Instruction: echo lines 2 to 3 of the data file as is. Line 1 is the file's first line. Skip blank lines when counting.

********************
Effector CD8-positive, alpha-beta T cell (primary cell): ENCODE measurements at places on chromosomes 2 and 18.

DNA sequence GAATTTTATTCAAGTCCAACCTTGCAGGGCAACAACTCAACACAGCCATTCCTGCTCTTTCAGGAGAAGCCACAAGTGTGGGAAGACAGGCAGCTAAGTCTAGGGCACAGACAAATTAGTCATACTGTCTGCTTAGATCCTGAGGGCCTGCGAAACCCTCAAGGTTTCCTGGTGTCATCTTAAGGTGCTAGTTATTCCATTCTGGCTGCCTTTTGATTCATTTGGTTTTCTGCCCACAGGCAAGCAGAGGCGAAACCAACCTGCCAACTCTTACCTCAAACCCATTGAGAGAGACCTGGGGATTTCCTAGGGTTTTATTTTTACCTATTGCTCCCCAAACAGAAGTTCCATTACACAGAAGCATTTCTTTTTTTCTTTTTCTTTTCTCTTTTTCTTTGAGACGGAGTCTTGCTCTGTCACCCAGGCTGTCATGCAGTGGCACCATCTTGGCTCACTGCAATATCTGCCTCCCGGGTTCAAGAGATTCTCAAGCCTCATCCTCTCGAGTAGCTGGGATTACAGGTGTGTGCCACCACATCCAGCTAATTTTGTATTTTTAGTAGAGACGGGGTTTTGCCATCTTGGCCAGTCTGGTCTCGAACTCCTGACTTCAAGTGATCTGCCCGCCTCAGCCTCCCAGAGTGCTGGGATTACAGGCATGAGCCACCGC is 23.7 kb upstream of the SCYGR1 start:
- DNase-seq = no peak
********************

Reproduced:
DNA sequence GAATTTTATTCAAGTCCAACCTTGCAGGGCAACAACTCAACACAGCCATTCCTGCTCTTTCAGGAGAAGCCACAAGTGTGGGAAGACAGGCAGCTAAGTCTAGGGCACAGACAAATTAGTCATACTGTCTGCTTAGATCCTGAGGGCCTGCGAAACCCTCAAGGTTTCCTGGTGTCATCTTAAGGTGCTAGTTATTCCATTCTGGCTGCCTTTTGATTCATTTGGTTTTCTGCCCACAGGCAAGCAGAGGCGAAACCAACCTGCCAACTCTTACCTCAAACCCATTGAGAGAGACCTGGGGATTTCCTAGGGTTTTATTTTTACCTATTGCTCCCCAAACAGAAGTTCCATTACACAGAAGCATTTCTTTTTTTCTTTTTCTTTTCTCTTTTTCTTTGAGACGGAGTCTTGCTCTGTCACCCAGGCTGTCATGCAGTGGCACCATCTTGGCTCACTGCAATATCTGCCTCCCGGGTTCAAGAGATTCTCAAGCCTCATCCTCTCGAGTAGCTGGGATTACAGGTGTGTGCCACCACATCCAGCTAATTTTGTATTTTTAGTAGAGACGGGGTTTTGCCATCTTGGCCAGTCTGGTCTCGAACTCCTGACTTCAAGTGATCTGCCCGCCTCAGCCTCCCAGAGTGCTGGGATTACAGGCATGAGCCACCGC is 23.7 kb upstream of the SCYGR1 start:
- DNase-seq = no peak